The Difference Between UX and UI
Due to similar acronyms, the two concepts of UI and UX can often be confused and their role in the design process misunderstood. Both concepts are essential to a successful design and work closely together, however, they refer to different parts of the same process.
Put simply, UX refers to user experience and relies heavily on consumer research in order to understand how your audience relates to your product or service. The whole concept relies on identifying a common problem amongst your target demographic and devising a solution. In order to effectively arrive at a solution, UX requires heavy research into the user journey and identifies a value proposition. Studying the steps that lead to a conversion, call to action or before users encounter a certain problem can help illustrate how to support user experience best. Collection of both qualitative and quantitative data through methods such as focus groups, empathy maps, personas, desk research, thematic interviews amongst many others allow the designer to develop an effective solution.
To further understand the UX process, the Design Council released a structure that is followed by designers to move from problem to solution space. The double diamond includes Discover, Define, Develop and Deliver which are key stages in the UX process. After research, designers can effectively develop prototypes in the form of wireframes and user flows which are passed on to UI designers.
UI stands for user interaction and refers to how your audience interacts with your product or service, such as your website or application. This could be down to the formatting of buttons or web navigation in order to improve the overall UX of your product/service. Whereas UX makes designs useful and relevant to the target audience, UI makes the interaction more convenient and more appealing. Based on data revealed through the process of UX research, UI designers can choose typography, colour, and layouts most likely to appeal to their chosen demographic. UI effectively controls the visual aspects of the design process and serves to improve overall UX with visual cues and efficient navigation systems.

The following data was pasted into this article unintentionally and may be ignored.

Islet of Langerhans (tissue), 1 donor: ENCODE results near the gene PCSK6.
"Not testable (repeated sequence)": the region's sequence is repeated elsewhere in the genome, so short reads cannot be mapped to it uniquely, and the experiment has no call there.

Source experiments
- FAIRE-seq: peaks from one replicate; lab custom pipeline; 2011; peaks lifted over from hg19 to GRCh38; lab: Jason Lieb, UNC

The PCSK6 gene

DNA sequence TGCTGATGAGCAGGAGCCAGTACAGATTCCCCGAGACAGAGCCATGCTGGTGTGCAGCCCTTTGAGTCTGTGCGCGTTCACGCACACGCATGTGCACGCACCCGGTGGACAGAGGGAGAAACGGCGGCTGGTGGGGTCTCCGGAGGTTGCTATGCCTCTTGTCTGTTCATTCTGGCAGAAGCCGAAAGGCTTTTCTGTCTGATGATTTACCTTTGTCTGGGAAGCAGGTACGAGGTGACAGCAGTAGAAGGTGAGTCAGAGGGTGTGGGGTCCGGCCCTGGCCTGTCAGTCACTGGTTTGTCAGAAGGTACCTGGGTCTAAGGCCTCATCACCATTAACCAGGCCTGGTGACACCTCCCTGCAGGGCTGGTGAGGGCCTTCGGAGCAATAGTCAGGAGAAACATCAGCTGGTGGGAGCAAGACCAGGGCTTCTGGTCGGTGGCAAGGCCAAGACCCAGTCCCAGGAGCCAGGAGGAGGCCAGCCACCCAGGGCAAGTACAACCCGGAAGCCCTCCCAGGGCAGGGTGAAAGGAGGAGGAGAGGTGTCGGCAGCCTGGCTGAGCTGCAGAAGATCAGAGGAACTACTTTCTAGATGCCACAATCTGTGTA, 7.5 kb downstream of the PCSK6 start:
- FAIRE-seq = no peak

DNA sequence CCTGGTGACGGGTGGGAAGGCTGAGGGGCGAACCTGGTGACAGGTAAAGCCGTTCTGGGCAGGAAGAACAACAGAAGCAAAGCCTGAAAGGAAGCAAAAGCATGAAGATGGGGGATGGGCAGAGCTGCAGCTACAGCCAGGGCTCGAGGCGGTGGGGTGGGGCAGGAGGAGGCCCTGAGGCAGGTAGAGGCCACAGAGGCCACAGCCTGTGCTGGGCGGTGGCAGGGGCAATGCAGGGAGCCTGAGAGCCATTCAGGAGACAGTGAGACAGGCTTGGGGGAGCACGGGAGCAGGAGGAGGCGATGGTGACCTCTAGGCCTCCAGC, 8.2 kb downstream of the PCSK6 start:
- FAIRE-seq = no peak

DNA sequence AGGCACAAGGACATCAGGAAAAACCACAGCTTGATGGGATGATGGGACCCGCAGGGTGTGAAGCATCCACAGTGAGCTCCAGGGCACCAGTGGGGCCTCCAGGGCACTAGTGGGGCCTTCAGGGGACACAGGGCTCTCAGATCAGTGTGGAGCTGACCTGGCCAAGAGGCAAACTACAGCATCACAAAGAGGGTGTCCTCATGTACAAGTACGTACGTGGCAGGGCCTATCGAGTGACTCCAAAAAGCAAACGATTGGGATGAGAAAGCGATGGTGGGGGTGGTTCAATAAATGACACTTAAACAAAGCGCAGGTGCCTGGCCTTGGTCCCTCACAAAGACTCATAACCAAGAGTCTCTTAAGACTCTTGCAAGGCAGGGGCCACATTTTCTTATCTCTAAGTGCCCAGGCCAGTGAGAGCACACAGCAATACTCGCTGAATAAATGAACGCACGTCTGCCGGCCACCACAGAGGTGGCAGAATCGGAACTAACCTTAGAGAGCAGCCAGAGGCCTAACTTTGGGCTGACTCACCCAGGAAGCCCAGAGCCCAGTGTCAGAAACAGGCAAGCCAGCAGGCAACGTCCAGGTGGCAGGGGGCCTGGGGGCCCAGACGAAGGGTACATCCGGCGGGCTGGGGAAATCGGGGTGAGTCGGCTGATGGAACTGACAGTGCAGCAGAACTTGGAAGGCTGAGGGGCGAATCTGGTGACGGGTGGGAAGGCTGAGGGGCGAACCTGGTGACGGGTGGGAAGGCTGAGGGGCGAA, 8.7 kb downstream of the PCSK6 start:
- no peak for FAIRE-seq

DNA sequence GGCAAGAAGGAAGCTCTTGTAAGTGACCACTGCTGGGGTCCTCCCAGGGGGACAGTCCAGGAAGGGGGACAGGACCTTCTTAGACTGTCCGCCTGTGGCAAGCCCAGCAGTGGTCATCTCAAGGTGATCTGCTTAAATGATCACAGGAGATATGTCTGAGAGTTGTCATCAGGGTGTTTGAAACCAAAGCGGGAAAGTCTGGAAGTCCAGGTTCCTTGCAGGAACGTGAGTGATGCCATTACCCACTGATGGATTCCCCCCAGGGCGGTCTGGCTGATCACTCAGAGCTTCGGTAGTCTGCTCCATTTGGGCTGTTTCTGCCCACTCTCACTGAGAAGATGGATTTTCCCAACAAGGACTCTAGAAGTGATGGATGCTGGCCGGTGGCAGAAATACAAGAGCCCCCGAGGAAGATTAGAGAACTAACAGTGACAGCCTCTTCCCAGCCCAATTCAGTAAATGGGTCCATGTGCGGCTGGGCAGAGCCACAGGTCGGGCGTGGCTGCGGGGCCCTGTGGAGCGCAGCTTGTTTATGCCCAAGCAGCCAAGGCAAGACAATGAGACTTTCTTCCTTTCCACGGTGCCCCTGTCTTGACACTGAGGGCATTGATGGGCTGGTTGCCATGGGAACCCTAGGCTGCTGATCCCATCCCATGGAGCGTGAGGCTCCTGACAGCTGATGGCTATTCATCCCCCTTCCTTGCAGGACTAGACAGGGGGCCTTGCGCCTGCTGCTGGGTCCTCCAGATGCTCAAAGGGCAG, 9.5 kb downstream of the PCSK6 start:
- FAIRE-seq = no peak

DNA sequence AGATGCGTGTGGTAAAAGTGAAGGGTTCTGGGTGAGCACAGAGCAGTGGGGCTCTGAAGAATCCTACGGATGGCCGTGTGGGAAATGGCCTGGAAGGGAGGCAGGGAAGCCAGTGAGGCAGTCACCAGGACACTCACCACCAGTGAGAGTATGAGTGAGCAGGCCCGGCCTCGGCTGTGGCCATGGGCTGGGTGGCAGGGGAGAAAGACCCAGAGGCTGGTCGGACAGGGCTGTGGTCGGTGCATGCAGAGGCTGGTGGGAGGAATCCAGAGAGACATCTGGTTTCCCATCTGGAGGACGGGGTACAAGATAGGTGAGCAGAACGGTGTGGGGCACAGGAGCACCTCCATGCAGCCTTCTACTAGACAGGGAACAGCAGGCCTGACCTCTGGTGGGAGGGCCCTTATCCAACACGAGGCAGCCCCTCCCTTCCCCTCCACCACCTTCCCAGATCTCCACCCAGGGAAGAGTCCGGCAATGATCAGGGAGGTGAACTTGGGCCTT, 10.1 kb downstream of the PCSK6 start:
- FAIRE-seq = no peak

Once you have established the basic usability of your web page, UI can add personality and uniqueness to allow your website to stand out from competitors. UI offers an opportunity to forge a more emotional connection with your audience by integrating design elements you know they would prefer.
In order to understand the process of UX and UI, we can look at how it works within web design. Abbey Masterbatch’s clientele will need to contact the company directly in order to make a purchase. Knowing this, the UI designer has chosen to include the company contact details in the header and used visual cues to highlight it. The contact information is accompanied with icons, uses a different colour font to the menu and highlighted in blue when the mouse rolls over it. This visual aspect improves the overall user experience and directs them towards the information that is most useful to the user journey.
In order to differentiate between the two concepts, CareerFoundry offers a clear summary of the roles of UX and UI stating that UX deals with macro-interactions and UI deals with micro-interactions. Both work together to support the best possible consumer experience. Although it is common to think UI occurs after UX, the whole process is iterative and designers can return to a step if prototypes are not receiving the intended response.